What are they doing in this weather

  Noldi 20:01 27 Nov 10
Locked

click here

As quite an experienced walker and some experiance in the mountains I can not understand what these people are doing at this time of year and current weather conditions on the Brecon Beacons. They should have an insurance and pay for this service.

Rant over


Noldi

  egapup 20:08 27 Nov 10

Idiots, should be made to pay for the rescue.

  carver 20:08 27 Nov 10

Personally I think they should be made to pay for this sort thing, in good weather that place can be treacherous at this time of year it's lethal.

Their sanity should be checked before they are allowed out, then make them take insurance out for this sort of thing.

It's not as if they have gone for a stroll in the woods.

  dagbladet 20:16 27 Nov 10

When the Search and Rescue force becomes civilianised in the not too distant future they may well have to pay.

  uk-wizard 20:49 27 Nov 10

That 70 year old man may have been a Shepperd tending his sheep. Most of them are out in all weather and have been so for years. I have been out there struggling in the bad weather and a couple of old people have trudged passed me and they made less hard work of it than I did and got to the pub first. Accidents can happen to anyone in this weather.
Some of the 'hells grannies' that you meet in the Lake District are like mountain goats!

  Forum Editor 23:34 27 Nov 10

to refer to 'idiots', and condemnation of people who got into difficulties, all based on virtually no knowledge of the facts.

The reports make no mention of the circumstances, or of the relative experience of the 70 year old man, who was incapacitated by a leg injury.

As for making people pay for being rescued - what a daft idea. That would go against the grain with the members of the rescue team, all of whom are volunteers. The team isn't - as some people seem to think - a government organisation, it's a charity. It does receive a small grant from the government, and the Police provide some equipment, but the majority of its funding has to be raised from the community. Many of the people who are rescued do make financial contributions.

  Jameslayer 02:12 28 Nov 10

Their are some very brave people out their.

  Quickbeam 08:10 28 Nov 10

I've spent time on Britains high wastes since I was 16. Some of the greatest of Britain's beauty is only seen under these conditions, there's more to walking than all the Sunday afternoon round the park walkers think y'know.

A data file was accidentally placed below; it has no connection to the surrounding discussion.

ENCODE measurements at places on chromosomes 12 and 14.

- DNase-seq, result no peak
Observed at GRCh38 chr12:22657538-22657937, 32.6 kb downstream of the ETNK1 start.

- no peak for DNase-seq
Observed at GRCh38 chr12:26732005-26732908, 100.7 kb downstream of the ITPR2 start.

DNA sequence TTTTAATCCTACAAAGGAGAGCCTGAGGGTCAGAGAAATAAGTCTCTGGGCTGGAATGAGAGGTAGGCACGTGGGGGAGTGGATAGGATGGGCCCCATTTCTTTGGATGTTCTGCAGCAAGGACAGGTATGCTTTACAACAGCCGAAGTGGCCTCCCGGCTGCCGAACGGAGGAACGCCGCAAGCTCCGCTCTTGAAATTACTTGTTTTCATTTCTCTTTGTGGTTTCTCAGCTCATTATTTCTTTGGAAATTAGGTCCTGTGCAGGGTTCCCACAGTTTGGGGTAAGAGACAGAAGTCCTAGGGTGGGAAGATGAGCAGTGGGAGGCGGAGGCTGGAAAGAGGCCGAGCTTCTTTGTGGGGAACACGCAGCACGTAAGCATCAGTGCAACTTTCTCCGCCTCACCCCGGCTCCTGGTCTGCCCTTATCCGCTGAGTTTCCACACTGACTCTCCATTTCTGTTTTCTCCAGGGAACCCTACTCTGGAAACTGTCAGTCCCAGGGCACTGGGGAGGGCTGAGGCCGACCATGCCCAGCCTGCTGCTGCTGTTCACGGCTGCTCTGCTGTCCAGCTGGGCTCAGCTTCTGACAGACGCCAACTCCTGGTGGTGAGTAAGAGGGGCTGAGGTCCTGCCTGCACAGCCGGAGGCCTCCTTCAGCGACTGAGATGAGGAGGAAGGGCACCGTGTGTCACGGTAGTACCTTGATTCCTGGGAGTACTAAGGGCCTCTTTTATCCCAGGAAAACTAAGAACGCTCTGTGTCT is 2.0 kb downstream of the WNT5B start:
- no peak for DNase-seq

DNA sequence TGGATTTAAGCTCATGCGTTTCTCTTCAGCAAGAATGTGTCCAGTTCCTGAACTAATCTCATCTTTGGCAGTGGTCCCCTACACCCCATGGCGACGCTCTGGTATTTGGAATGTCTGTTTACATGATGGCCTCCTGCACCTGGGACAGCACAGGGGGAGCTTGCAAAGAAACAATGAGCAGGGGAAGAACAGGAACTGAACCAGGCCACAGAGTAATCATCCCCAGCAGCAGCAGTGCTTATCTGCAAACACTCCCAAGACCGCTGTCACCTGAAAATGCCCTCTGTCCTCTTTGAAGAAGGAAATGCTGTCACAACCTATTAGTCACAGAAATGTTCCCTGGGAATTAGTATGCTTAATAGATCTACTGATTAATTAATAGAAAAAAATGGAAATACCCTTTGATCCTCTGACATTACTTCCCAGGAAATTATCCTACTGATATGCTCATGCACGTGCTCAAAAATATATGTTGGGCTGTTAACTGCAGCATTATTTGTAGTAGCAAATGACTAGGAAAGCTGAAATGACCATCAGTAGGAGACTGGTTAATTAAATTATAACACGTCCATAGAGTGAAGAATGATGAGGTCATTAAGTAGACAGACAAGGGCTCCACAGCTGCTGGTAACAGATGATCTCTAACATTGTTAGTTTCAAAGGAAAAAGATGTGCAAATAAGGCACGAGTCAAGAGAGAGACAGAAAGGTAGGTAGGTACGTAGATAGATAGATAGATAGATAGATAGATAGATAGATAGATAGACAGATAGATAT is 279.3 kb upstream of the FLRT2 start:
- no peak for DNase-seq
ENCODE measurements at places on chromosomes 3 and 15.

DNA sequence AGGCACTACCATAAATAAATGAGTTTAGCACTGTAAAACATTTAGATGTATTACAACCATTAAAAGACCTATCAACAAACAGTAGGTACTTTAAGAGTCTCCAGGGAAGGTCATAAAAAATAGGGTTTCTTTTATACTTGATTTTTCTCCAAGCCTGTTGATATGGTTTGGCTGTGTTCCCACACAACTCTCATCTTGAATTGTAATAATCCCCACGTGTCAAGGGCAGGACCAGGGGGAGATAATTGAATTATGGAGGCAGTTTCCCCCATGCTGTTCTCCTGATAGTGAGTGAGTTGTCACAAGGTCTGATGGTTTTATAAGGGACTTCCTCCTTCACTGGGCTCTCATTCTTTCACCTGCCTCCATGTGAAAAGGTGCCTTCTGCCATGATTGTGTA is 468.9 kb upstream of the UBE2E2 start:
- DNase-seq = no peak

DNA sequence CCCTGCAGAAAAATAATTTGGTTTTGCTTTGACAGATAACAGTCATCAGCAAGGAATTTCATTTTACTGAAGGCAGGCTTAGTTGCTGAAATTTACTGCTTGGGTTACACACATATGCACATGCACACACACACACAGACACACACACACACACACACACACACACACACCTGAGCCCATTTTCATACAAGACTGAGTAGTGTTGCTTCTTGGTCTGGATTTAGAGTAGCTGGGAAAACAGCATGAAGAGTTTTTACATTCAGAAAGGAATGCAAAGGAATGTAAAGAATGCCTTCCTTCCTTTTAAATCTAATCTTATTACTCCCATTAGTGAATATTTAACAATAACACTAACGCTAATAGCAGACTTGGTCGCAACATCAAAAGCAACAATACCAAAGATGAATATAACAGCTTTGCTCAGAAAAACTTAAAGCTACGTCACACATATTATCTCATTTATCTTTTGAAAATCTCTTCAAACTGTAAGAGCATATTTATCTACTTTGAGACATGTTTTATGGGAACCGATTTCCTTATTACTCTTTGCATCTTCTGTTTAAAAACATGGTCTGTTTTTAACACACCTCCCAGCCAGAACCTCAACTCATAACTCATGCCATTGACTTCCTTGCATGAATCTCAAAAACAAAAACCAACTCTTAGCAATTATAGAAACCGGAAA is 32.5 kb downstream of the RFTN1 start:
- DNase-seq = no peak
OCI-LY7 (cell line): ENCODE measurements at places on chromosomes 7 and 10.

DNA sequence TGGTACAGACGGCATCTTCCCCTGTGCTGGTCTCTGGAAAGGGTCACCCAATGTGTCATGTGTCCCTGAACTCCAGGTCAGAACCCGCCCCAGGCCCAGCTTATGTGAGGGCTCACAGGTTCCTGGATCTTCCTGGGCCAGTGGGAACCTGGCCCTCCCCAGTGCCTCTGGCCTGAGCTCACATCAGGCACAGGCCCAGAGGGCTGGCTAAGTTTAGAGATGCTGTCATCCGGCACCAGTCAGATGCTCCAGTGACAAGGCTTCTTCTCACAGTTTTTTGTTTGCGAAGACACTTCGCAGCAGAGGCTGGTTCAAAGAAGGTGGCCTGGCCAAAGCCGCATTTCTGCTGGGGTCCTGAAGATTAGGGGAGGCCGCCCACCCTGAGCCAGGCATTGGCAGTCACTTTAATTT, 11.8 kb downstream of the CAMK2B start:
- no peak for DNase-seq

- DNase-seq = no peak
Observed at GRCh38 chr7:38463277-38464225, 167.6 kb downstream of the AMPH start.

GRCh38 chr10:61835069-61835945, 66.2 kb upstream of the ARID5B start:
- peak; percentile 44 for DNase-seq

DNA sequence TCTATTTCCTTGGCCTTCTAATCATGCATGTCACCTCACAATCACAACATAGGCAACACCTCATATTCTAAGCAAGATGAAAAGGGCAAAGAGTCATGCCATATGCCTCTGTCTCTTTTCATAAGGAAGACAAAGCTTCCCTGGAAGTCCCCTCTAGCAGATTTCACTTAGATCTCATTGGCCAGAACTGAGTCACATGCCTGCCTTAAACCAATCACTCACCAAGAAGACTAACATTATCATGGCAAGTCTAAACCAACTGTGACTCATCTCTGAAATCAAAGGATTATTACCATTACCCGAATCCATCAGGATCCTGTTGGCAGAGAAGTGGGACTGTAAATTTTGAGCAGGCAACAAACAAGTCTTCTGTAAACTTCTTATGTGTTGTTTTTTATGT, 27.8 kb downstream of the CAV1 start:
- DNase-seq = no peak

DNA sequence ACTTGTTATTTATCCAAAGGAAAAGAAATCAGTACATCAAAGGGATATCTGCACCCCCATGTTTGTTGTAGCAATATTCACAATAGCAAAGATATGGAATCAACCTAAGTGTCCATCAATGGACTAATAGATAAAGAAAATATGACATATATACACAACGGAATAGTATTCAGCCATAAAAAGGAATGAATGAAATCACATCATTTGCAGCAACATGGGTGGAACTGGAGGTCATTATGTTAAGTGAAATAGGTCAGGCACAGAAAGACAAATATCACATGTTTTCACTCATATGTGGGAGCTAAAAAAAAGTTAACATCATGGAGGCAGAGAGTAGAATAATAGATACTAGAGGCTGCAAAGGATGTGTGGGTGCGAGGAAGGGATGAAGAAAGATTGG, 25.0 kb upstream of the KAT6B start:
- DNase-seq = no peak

AS for paying, should the elderly people that walk to the post office on pension day also get a rescue bill if they slip because they didn't wear crampons in the snow and ice? There is no difference just because some slip in the more remote parts of Britain.

  carver 13:01 28 Nov 10

2 years ago my daughter and a friend were out on their horses on the moors, when they go on a ride such as that they have to inform at least 2 people where they are going and how long they expect to be.

While out on this ride they came across a 50 year old woman who had decided to take a stroll on the moors, she had slipped and broken a leg, air rescue had to be called because there was no way to get her down.

She had gone on the moors in a thin fleece, trousers and trainers, her mobile phone was no good because she couldn't pick up a signal.

If my daughter hadn't come across her she could have been there all night with no proper clothing and nobody knew were she had gone.

Now forgive me but that is an IDIOT.

  VCR97 18:32 28 Nov 10

Many of us do have insurance, either as individuals or via our club.

This thread is now locked and can not be replied to.

LG G6 review: Hands-on with LG’s bold, big-screen shot at perfection

1995-2015: How technology has changed the world in 20 years

How the painting-like animated sequences in A Monster Calls were created by Glassworks Barcelona

The 22 best Safari extensions | Best Safari plugins: Improve Apple's Safari web browser with these…